Involvement in gay men's community has both advantages and disadvantages. Gay men's communities have historically been sites of strong cohesiveness and political action. Conversely, these communities also have high rates of substance use and HIV. We have little empirical information regarding the associations of community involvement (CI) and a range of psychosocial and health behavior variables. The purposes of the current study are two-fold; the first, to examine whether community involvement is best conceptualized as a singular, versus multidimensional, construct. Two types of involvement are examined: frequenting bars/clubs and political/activist involvement. The second purpose is to explore the associations among community involvement, sexual risk behavior [i.e., unprotected anal intercourse, (UAI)], and six proposed psychosocial mediators (number of partners, engaging in sex while drunk/high, safe sex norms, internalized homophobia, sexual communication self-efficacy, and gay social support). The data for this study come from the Young Men's Survey, a multi-site evaluation designed to assess the effectiveness of a community-level HIV prevention intervention via self-report surveys administered to young gay and bisexual men aged 18-27 in three southeastern U.S. cities. A subsample of 957 men was used for the current study. Results suggest community involvement is better conceptualized as a multidimensional construct. The two types of involvement had significantly different associations with UAI, number of partners, sex while drunk/high, and internalized homophobia. When the proposed model was explored, a different pattern of results was revealed for each CI type. Frequenting bars/clubs was positively associated with UAI, number of partners, sex while drunk/high, and gay social support, but negatively associated with internalized homophobia. Political/activist involvement was positively associated with sexual communication self-efficacy and gay social support, but negatively associated with internalized homophobia. Of the proposed mediators, only two were significantly associated with UAI: number of partners (positively) and sexual communication self-efficacy (negatively). This study helps elucidate the mixed results in the extant literature regarding the association between CI and UAI. It is recommended that future researchers utilize a multidimensional CI construct to elucidate the associations among CI, psychosocial and health behavior variables, and UAI.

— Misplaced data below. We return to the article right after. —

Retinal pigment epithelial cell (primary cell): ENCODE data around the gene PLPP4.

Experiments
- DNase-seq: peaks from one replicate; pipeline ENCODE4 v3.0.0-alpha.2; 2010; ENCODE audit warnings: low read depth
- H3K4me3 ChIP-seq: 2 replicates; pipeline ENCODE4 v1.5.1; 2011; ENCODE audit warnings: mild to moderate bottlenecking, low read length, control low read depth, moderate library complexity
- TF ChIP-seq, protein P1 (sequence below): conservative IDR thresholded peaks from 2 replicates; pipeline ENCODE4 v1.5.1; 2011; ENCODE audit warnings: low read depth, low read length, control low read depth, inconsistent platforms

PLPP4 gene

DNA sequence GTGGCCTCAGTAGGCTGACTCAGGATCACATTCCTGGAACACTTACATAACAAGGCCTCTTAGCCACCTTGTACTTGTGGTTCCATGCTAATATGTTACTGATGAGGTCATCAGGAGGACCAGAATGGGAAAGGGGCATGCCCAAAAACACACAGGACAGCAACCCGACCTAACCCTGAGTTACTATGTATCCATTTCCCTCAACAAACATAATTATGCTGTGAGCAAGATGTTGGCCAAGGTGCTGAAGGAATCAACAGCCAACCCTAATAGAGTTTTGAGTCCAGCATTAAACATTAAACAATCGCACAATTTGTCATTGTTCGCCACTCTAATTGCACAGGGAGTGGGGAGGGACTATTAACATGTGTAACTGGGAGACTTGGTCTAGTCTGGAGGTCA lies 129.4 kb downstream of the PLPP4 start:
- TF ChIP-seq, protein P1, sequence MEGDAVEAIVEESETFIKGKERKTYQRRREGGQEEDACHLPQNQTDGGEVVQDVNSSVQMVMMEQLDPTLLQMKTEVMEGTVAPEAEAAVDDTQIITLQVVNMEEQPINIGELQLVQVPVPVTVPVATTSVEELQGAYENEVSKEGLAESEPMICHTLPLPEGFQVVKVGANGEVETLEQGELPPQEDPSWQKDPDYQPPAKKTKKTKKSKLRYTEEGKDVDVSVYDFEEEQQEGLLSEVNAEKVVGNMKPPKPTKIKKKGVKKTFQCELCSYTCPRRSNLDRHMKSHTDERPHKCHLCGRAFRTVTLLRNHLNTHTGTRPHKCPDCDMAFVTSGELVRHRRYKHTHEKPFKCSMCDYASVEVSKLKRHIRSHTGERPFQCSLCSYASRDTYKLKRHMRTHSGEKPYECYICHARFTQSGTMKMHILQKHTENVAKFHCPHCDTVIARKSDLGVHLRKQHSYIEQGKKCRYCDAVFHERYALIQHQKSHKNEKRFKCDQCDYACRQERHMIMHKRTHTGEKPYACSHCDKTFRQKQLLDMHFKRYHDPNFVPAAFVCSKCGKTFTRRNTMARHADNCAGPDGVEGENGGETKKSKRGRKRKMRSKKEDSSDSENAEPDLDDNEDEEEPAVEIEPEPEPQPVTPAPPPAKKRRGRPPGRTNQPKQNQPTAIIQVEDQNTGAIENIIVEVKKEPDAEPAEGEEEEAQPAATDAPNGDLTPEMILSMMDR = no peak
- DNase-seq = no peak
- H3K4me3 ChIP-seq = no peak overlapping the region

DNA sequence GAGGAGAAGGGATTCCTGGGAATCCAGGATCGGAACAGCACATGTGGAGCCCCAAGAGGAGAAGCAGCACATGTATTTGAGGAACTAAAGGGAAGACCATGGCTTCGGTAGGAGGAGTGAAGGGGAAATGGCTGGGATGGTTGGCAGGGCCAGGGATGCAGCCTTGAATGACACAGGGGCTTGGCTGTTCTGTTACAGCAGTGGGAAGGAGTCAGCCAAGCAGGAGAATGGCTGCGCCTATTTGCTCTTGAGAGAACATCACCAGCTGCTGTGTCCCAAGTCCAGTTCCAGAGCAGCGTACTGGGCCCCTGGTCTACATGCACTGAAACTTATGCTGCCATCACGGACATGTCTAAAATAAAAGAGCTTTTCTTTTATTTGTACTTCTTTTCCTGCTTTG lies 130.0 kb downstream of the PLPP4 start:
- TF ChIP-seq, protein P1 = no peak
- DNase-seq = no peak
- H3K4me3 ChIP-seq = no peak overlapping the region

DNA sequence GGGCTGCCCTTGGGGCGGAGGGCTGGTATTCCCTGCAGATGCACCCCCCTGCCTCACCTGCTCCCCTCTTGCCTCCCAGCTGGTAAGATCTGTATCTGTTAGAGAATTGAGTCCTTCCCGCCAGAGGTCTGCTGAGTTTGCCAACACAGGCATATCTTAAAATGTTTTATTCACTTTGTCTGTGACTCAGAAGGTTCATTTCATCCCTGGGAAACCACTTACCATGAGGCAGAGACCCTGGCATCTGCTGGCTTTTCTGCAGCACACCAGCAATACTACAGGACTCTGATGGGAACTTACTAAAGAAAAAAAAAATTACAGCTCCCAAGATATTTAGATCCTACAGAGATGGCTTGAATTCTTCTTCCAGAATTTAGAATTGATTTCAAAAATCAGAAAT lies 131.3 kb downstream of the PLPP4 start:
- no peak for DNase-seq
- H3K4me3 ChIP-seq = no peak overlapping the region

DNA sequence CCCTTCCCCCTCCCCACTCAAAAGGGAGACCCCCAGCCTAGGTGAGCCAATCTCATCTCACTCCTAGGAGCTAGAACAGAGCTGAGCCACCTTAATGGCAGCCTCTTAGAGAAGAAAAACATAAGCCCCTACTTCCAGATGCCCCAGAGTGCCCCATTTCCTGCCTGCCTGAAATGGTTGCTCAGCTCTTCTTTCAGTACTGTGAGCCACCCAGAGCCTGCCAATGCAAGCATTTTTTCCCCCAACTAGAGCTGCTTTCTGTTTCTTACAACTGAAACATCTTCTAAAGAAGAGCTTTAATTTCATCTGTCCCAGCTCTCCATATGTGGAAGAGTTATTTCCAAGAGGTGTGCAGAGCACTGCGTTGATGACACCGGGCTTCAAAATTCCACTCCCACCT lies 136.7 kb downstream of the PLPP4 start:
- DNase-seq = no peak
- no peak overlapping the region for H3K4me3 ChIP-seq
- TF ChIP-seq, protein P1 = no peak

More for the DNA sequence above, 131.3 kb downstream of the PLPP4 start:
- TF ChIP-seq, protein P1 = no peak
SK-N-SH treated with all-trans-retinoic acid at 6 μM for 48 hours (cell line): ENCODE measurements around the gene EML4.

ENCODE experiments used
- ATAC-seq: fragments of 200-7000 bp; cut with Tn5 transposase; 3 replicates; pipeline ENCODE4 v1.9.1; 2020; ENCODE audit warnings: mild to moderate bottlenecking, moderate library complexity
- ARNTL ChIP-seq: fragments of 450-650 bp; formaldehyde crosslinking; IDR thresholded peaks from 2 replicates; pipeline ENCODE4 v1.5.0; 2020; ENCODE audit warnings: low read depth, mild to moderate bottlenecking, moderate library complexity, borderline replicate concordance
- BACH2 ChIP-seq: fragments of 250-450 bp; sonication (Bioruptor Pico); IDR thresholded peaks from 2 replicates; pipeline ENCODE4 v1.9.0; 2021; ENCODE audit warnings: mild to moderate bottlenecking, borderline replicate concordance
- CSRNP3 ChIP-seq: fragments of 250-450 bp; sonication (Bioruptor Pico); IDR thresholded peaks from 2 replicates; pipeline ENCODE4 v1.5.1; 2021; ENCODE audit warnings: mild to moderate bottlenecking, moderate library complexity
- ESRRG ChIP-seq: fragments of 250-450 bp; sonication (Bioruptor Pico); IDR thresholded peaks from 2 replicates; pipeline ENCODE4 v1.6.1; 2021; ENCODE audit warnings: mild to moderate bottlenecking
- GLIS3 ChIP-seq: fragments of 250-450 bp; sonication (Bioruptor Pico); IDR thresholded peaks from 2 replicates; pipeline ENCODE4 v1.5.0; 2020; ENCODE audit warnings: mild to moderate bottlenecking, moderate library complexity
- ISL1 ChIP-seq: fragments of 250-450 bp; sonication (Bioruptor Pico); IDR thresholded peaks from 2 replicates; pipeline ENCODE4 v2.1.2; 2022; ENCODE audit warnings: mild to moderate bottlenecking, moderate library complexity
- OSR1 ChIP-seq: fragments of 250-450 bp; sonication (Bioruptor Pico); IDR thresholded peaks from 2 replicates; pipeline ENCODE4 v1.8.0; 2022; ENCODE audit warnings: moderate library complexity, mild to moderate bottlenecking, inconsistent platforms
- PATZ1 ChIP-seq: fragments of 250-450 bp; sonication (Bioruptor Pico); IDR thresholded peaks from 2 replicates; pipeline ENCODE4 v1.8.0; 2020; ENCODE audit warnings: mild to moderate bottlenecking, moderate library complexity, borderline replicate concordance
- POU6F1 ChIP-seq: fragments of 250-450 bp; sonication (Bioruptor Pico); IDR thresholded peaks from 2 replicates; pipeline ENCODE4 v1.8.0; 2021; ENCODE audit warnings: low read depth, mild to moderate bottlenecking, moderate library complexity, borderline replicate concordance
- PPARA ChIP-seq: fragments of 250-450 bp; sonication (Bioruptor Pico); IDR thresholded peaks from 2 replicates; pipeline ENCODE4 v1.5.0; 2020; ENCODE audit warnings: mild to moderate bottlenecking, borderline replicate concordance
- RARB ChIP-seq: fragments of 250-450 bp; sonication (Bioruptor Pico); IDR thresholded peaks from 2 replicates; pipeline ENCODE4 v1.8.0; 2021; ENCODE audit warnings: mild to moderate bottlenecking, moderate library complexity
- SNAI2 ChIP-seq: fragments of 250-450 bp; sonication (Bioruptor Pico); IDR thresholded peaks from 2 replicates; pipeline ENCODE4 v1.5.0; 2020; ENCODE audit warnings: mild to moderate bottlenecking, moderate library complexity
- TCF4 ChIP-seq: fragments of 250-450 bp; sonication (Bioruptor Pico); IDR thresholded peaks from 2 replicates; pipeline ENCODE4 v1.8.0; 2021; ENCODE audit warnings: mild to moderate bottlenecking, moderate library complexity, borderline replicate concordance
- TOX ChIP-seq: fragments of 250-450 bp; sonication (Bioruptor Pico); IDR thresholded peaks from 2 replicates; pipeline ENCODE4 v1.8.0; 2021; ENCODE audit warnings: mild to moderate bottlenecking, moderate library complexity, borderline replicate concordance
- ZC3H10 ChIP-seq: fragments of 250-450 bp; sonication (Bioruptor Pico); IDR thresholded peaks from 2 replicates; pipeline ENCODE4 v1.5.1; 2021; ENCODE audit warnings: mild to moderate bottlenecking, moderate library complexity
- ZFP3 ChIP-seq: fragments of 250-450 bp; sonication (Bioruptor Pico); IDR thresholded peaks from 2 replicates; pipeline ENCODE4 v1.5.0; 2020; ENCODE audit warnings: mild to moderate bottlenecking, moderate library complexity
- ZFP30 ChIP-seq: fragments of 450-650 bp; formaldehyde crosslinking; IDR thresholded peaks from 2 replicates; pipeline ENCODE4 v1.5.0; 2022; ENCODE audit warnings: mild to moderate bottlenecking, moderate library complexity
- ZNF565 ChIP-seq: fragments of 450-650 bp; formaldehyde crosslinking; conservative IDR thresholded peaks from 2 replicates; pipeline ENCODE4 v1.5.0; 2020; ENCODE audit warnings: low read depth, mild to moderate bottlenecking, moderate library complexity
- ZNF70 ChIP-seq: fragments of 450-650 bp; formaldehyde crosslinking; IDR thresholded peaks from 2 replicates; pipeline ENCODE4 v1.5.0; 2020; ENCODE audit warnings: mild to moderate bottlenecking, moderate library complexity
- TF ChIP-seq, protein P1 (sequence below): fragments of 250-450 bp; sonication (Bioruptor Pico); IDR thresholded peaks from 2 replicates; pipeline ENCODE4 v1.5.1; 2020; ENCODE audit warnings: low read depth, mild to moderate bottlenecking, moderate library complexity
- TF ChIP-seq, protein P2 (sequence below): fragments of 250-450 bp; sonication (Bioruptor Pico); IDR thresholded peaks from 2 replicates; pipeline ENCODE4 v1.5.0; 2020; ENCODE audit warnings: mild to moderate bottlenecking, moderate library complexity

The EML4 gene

|Advisor:||Deluty, Robert H., Huebner, David M.|
|Commitee:||Bediako, Shawn M., Pitts, Steven, Rebchook, Gregory|
|School:||University of Maryland, Baltimore County|
|School Location:||United States -- Maryland|
|Source:||DAI-B 69/12, Dissertation Abstracts International|
|Subjects:||Social psychology, Clinical psychology|
|Keywords:||Community involvement, Gay, Gay men, HIV risk, Men, Sexual risk behavior, Sexual risk mediators|
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